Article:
Use of CBD and Vehicle Accidents
Cannabidiol (CBD) has been growing in popularity since it was legalized in 2018. Since it comes from the cannabis plant, which is also a natural source of THC, it’s understandable that many lawmakers and individual Americans are concerned about whether it could impair drivers’ abilities to handle their vehicles safely on the road. The research into this subject is ongoing, but CBD users can read on to find out everything there is to know on the subject so far.
Difference Between Hemp-Based and Marijuana-Based CBD
Getting a clear idea of the effects of CBD requires acknowledging one important distinction: the difference between hemp-based and marijuana-based CBD. If a grower buys dwarf seeds from i49, cultivates them, and gets a great harvest of marijuana flowers, they may have a lot of CBD. However, they’ll still contain THC, as well.
The research into the safety of driving immediately after using marijuana is fairly clear. THC may impair driving ability, though it’s likely not as dangerous to get behind the wheel after smoking marijuana as it is to drive while drunk. Local, state and federal laws reflect that danger, and it is illegal to drive after using marijuana even in states where recreational or medicinal use is legal.
According to one recent study, the story behind driving after using hemp-based CBD, which contains little to no THC, may be different. Strains that contain high concentrations of CBD with no THC do not seem to impair driving ability. That finding should come as no surprise given that CBD is non-intoxicating.
The Laws Have Not Caught Up
In some states, driving after using even pure CBD concentrates that contain no intoxicating THC at all is still considered driving under the influence. There are currently no field tests for CBD. However, in states that ban driving under the influence of CBD, officers can request that drivers perform a field test. If they fail that field test, they may have to go in for drug testing. In that case, CBD users could be penalized.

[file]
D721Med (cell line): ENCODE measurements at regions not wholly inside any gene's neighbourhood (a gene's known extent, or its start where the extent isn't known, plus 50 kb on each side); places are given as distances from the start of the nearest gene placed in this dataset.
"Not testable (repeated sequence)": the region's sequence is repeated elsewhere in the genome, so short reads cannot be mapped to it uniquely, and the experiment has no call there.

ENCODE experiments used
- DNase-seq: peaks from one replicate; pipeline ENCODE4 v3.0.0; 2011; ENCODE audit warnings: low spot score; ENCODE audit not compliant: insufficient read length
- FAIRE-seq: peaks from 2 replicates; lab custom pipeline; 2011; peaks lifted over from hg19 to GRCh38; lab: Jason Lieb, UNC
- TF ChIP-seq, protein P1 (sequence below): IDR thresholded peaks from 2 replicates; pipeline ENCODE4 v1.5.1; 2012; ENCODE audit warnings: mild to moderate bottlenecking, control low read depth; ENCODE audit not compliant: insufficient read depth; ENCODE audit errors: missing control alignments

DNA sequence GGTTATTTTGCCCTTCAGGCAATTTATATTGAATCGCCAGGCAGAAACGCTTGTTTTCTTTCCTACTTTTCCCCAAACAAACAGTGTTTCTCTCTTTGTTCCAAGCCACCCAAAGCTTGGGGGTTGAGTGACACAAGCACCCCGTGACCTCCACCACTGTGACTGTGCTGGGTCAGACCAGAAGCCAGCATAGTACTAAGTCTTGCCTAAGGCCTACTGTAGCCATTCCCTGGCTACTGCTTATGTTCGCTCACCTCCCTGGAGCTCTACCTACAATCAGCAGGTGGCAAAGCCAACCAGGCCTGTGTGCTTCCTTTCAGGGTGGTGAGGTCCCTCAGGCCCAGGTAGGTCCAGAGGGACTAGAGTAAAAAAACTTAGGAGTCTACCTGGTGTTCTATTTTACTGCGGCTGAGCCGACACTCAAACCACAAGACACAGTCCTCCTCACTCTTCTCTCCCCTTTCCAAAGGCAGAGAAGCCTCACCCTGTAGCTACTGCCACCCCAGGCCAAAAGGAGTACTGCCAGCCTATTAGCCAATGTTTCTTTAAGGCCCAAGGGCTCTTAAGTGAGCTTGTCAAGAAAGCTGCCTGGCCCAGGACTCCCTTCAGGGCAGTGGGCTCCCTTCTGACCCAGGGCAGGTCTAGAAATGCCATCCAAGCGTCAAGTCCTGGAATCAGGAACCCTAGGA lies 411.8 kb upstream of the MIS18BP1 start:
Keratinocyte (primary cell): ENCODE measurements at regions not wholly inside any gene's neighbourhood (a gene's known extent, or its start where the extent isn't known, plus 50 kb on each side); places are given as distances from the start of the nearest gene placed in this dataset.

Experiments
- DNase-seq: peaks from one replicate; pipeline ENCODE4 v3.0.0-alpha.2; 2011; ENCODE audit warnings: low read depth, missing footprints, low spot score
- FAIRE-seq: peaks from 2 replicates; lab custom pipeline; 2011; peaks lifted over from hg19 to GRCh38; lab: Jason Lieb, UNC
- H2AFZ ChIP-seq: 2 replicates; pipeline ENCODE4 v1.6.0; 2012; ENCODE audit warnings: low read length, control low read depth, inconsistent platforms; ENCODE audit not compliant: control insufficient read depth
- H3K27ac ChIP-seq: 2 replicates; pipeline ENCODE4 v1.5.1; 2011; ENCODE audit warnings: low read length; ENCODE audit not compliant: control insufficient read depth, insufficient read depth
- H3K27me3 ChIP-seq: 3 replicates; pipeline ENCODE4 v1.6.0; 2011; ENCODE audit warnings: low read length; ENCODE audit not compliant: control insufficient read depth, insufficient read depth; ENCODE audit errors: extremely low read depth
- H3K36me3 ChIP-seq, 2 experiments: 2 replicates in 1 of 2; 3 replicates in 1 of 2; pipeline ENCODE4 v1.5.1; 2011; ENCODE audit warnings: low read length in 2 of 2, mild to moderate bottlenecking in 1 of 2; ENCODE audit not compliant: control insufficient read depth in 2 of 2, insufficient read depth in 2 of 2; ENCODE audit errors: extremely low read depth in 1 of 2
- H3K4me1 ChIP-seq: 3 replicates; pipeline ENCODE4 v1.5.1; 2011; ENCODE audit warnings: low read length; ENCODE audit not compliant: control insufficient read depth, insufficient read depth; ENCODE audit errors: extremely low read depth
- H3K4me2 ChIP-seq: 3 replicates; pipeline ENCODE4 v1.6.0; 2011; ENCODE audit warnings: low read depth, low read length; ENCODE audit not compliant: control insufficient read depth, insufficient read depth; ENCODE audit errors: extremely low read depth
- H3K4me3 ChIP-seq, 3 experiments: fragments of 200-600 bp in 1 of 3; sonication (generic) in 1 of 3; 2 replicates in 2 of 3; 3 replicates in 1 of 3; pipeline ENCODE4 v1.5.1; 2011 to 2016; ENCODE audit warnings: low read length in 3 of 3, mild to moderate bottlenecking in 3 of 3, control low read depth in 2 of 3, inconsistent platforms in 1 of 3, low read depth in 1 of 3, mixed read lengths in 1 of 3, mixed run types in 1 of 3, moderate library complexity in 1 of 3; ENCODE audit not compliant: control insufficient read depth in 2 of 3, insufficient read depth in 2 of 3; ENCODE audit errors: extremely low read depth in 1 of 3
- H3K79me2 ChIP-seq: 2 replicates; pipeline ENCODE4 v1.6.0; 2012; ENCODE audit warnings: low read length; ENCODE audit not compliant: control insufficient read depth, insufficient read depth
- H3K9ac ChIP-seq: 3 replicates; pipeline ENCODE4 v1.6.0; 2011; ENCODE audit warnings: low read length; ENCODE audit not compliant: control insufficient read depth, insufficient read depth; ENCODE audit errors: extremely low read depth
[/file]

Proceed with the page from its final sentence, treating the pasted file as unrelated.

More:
Let’s take a look at one example. In Florida, it’s legal to buy and use CBD products that contain less than 0.3% THC. Using these products is unlikely to cause an accident. However, if a driver does get into an accident and has CBD and THC in his or her system, prosecutors could still charge the driver with a DUI. If the accident was caused by side effects from the CBD, the driver could be charged with negligence.
What to Do About It
The best thing to do is to use cannabis products only in controlled environments and plan ahead, especially if those products contain more than the federal upper limit of 0.3% THC. Since it would be very difficult for home growers to test all their own plants, anyone cultivating cannabis for CBD at home should treat it as they would a more intoxicating marijuana product and arrange rides in advance.
The Bottom Line
Researchers are still investigating the effects of CBD and other cannabis-based compounds on people’s health, cognitive function, and driving abilities. Eventually, the research might definitively show that it’s safe to drive after using CBD and public policies may change to reflect that. For now, though, it’s best to treat all cannabis products as potential intoxicants and make plans to avoid getting behind the wheel after using them.